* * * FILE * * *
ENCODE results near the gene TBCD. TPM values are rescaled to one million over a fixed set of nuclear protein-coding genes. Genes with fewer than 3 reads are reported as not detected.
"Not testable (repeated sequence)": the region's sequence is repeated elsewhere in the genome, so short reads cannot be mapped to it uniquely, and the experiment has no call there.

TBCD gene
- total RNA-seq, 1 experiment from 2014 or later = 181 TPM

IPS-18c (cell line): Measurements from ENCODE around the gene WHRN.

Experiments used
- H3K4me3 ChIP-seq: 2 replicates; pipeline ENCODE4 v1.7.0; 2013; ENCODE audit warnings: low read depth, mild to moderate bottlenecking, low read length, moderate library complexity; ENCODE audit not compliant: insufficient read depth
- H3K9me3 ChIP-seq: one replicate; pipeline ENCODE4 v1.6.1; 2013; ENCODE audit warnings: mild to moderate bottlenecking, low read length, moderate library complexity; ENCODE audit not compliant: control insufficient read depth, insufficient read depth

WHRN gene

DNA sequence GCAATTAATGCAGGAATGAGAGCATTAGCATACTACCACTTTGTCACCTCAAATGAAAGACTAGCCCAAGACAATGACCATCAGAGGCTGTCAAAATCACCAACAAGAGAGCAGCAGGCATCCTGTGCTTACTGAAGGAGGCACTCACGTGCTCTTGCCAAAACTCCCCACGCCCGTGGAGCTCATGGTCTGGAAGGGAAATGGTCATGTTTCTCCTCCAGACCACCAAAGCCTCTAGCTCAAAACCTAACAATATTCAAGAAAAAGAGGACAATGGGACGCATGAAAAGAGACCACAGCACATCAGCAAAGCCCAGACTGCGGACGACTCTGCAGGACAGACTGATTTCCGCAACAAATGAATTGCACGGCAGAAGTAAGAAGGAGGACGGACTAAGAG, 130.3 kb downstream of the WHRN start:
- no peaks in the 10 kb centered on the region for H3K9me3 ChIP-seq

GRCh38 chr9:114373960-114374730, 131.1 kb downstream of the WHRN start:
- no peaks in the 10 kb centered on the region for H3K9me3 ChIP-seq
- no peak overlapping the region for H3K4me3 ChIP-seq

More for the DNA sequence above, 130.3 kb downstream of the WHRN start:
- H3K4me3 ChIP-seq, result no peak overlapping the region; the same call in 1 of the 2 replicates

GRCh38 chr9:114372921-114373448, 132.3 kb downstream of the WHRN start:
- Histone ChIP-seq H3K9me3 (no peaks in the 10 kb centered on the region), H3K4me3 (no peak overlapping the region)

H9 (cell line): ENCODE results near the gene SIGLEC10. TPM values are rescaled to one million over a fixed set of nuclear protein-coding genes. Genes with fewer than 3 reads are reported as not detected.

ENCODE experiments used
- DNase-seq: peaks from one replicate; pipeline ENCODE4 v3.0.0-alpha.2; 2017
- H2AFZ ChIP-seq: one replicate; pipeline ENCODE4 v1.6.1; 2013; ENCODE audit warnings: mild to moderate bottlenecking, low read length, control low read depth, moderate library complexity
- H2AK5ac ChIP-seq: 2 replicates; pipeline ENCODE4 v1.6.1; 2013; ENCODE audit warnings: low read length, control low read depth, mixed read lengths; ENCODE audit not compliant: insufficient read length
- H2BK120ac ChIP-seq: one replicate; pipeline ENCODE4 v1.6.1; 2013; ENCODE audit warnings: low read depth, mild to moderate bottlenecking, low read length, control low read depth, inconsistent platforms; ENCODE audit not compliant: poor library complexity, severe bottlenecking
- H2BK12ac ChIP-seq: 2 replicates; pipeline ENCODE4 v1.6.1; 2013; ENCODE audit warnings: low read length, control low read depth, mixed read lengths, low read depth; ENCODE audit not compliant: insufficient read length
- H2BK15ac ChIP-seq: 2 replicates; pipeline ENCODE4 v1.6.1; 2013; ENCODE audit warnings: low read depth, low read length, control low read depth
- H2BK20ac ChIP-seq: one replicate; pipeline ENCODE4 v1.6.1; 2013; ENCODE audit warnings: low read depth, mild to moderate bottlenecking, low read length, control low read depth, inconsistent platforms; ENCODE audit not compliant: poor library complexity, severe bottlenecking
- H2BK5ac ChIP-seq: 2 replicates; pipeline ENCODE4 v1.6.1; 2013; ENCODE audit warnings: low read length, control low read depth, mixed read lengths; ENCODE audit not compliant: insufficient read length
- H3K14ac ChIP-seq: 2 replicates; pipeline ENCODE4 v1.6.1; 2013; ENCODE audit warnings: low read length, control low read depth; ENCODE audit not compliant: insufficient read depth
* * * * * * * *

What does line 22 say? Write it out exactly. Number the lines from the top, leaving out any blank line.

- H2AFZ ChIP-seq: one replicate; pipeline ENCODE4 v1.6.1; 2013; ENCODE audit warnings: mild to moderate bottlenecking, low read length, control low read depth, moderate library complexity